Originally posted on Fox Sports South  |  Last updated 4/14/13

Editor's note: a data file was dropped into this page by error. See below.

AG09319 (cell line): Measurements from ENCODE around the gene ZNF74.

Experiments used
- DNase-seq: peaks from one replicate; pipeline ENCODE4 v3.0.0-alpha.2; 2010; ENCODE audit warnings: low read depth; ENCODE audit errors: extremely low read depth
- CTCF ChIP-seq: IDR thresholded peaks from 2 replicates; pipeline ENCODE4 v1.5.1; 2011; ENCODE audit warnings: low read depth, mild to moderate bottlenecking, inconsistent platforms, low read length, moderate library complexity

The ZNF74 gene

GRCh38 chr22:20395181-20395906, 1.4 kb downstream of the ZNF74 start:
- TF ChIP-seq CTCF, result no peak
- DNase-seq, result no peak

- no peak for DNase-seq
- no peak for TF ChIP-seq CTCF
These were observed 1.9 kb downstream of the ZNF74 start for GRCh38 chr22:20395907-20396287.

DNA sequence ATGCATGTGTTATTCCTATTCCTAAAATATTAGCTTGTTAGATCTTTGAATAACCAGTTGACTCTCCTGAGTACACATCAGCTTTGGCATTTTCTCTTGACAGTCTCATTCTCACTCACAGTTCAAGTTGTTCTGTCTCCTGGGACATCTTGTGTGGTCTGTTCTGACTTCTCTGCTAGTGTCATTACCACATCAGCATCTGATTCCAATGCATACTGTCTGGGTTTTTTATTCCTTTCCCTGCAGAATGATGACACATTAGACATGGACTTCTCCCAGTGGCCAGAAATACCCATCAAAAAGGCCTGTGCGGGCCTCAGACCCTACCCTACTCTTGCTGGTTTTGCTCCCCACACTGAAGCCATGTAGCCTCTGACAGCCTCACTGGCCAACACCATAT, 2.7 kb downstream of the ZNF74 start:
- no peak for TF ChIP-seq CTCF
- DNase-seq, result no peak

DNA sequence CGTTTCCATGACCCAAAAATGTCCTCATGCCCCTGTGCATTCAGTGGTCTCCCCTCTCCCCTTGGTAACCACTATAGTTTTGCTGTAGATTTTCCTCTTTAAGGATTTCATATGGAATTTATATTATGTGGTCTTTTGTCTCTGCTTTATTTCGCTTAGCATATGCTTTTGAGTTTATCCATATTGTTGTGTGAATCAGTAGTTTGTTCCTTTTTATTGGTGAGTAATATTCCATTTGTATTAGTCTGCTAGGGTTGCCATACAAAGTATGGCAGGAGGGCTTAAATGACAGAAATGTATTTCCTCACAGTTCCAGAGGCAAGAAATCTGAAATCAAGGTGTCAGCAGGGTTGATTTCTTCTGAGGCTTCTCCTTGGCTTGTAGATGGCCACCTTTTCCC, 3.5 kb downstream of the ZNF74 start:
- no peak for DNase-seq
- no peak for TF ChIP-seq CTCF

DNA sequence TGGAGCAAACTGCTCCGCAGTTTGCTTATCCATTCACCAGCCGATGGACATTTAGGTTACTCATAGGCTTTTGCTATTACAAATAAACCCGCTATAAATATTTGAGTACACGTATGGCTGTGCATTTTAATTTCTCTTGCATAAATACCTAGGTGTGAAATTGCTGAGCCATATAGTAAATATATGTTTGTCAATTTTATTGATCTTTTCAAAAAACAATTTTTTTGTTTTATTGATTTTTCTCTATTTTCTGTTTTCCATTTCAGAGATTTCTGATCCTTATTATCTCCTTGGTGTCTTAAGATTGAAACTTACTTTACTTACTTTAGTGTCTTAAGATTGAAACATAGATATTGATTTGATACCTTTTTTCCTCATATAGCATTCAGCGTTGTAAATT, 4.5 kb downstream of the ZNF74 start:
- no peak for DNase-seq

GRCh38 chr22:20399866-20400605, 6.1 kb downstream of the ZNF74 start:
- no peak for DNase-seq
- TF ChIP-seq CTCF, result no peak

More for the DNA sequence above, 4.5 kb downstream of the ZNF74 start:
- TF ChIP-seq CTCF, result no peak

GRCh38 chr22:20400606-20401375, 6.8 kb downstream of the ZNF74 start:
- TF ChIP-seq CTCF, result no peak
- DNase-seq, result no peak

Here are three things we learned from the Braves' 9-0 road rout of the Nationals on Sunday, clinching the series sweep for Atlanta. 1. The Braves offense, to borrow a phrase from NFL Films, had all the subtlety of a punch in the face The Braves racked up nine runs and 12 hits against Gio Gonzalez and the Nationals, but the offensive explosions were essentially reserved for the first and third innings. Upton opened the game with a line-drive double to left field. After a Jason Heyward popout to shallow right field prompting Upton to wisely tag from second base to third after the catch B.J.'s brother, Justin Upton then walked, setting the stage for the first defining at-bat of the day. And guess who? Paul Bunyan himself, Evan Gattis. Wasting little time in the box, Gattis laced a double to left field, scoring B.J. Upton. One batter later, Chris Johnson raked the first of his four hits to center field (barely evading Gonzalez's glove) for a two-run single, boosting the score to 3-0. In 2012, Gio Gonzalez was only one of four MLB pitchers to accrue 17 or more wins, a sub-3.00 ERA and 200-plus strikeouts (along with Justin Verlander, R.A. Dickey and David Price). Within that rationale, it seemed likely Gonzalez would settle down and flex his muscles as one of baseball's best southpaws. But the Braves got the best of Gonzo again in the third, highlighted by Justin Upton's leadoff homer, an Uggla walk (with one out), one more Chris Johnson hit and then the biggest blow of the afternoon Andrelton Simmons launching an offering over the left field wall, a three-run blast. After that, the Braves' series sweep of their chief rival was a mere formality. 2. Paul Maholm could have beaten any team in the majors on this day It had been said many times, many ways in the previous three months: If Brandon Beachy (still recovering from elbow surgery) and Julio Teheran (one of baseball's best pitching prospects) could hold up the back end of the starting rotation in August and September, the Braves might have zero weaknesses heading into October. Within that scenario, Maholm might be expendable as a starter, best serving Atlanta's championship hopes as a long reliever or situational ace out of the bullpen. That strategy, however, will have to wait a few months to crystallize. For right now, Maholm (3-0, 0.00 ERA, 0.80 WHIP, 205 K-BB) has arguably been the most productive starter on a Braves rotation that has dominated hitters through 12 games (cumulative ERA: 2.06). Against the Nationals, Maholm (7 23 innings of scoreless ball, seven strikeouts) didn't face more than five hitters in the first seven innings. And in his final stanza (eighth inning), reliever Luis Avilan one of the unsung heroes of Atlanta's bullpen quietly thwarted any last challenges on Maholm's record. Of course, we shouldn't be too surprised by Maholm's latest flirtation with invincibility. With the Cubs and Braves last year, Maholm (13-11, 3.67 ERA) yielded only zero or one run in 14 starts. And from June 29 to Aug. 15, spanning 10 outings and 68 innings, he surrendered a grand total of nine runs ... or 7-1 record, 1.32 ERA, 0.90 WHIP and 5214 K-BB ratio. 3. This was Atlanta's most complete outing of the season On the surface, that seems like a funny statement to make about baseball's best team (11-1) and winners of nine straight including back-to-back-to-back sweeps. But on this day, Atlanta had the look of a dominant offense, from top to bottom, unflappable starting pitching (Maholm) and a relief corps that reveals few cracks in the team's overall foundation. Plus, the Nationals players, coaches and fans basically had 6 12 full innings to wallow in the short-term realization of an unavoidable sweep ... and the long-term rationalization the Braves aren't merely satisfied with collecting 90 wins and breezing into the playoffs as a division champ or wild card. For Atlanta, the convincing sweep also validated the club's status as a true championship contender. Not just a good team that conveninently roughed up the porous Cubs and Marlins during a seemingly harmless stretch in April.
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